9 thoughts on “Landliebe Cream Pudding is Ambrosia

  1. It is delicious. I eat at least three a week, often chased with a Müllermilch Schokolade. The closest thing the Teutons have developed to a milkshake. Next sensational new product in Germany – a glass of Würzelbier with vanilla ice cream in it. My patent…

  2. No, I’m a goth.
    Seriously though, “teutonic = deutsch” is wrong. As is “german = germanisch”, those words simply have a different meaning. Try asking any english native speaker about his Handy or Notebook. 😉
    For more info read the discussion page of the english wiki article on the Teutonic Knights or compare the definitions of “teuton” and “deutsch”. (Actually they would mean the same TO THE TEUTONS, but since most of us arn’t teutons – they left germany a looong time ago – it’s meaning is different in high german.)

    And btw: your example is tautological, since it is using what you are trying to proof as proof.

  3. PS. With “it’s meaning is different in high german.” I refer to “deutsch” in contrast to the teutonic meaning of the word “teutonic”. Oh well, I believe I obfuscated it even more just now…

  4. PPS It actually should read “in modern languages” or sth. like that, since it might not be so clear why the modern german definition would have any impact on the english one, sorry.

  5. And I don’t talk about our heritage. We talk about language and the english call us teutons (and Huns and Krauts etc) and they call the “Holländer” dutch. Just like we call them Angelsachsen (or something not so nice, if you catch my drift) sometimes which isn’t 100% correct either. My point is it is just a name and everybody knows what they mean.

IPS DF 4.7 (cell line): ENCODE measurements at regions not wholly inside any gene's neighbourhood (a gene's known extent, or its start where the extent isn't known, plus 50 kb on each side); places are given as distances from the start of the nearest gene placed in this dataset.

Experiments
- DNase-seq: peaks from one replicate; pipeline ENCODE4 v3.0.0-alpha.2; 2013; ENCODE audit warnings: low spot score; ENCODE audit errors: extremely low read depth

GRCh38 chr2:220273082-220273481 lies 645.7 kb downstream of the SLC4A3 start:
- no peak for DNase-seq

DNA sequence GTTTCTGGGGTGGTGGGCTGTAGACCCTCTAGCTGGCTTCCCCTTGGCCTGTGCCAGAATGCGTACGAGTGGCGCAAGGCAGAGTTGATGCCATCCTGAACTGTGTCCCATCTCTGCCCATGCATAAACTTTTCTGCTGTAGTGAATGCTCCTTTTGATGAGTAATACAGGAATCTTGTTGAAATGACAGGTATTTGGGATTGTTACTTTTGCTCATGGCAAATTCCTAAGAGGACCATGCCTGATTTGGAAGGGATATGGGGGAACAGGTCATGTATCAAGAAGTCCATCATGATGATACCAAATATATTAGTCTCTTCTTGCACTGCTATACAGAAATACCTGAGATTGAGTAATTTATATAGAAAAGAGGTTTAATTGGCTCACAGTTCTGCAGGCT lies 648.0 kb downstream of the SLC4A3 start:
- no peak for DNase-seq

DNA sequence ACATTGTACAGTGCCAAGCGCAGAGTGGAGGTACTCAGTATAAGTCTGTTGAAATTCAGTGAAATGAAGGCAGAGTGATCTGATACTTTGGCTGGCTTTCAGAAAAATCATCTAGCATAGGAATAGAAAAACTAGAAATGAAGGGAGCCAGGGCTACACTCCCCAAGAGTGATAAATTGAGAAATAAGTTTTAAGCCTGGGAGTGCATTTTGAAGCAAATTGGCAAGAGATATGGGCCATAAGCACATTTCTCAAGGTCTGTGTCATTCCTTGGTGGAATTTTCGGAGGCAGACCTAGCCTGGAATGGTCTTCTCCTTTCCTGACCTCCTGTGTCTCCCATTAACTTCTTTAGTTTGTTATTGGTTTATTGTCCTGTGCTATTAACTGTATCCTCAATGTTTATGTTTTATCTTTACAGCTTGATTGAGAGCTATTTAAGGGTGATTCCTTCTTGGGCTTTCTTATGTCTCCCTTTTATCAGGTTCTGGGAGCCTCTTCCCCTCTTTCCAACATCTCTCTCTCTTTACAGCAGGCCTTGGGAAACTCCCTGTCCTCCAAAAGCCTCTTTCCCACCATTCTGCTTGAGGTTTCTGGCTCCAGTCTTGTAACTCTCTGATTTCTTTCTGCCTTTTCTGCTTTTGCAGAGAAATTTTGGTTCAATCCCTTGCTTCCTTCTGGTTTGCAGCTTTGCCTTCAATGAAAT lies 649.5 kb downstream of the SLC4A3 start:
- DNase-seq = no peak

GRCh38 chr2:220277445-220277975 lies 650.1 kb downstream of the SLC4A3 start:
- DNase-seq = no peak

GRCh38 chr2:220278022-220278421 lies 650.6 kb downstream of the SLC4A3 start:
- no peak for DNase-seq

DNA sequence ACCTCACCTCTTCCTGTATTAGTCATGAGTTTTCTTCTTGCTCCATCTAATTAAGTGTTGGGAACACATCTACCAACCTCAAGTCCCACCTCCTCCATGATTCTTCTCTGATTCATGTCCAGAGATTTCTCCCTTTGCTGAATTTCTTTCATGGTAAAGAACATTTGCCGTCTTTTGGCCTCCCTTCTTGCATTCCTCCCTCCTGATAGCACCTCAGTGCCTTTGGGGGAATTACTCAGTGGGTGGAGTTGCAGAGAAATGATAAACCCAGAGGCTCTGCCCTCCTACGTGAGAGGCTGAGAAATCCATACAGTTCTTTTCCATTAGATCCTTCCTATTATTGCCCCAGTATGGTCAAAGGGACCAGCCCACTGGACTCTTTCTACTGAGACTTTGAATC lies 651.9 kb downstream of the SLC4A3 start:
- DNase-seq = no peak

P.S.: Wahren es nicht die Ostgoten die nach Iberia eingewandert sind?

  6. @Aljoscha:

    Seriously though, “teutonic = deutsch” is wrong. As is “german = germanisch”, those words simply have a different meaning. Try asking any english native speaker about his Handy or Notebook. 😉

    Why don’t you ask an “english native speaker” to look it up in his english native dictionary?

    Teuton […] 2 : a member of a people speaking a language of the Germanic branch of the Indo-European language family; especially : GERMAN

  7. Actually, it is bitterly difficult to find a proper milkshake in Germany. North American ice cream still tends to use milk as its base (the major exception being large fast food chains, which employ an edible-oil-based milk product which apparently reduces ice crystals forming, and increases ‘smoothness’). Most commercial European ice creams have that same edible oil basis. You can see it in the separation when inexpensive oil-based ice cream melts. That just doesn’t produce the same type of milkshake. Of course I’m not referring to the handmade Italian ice cream parlor type, which is better than most anything found in North America. But most milkshake places don’t use that.

    And, a good North American milkshake uses about 2/3 ice cream and 1/3 milk, and then blends for a long time, often with a bit of syrup. The German proportions seem to be reversed. But please do suggest places that do a better job…

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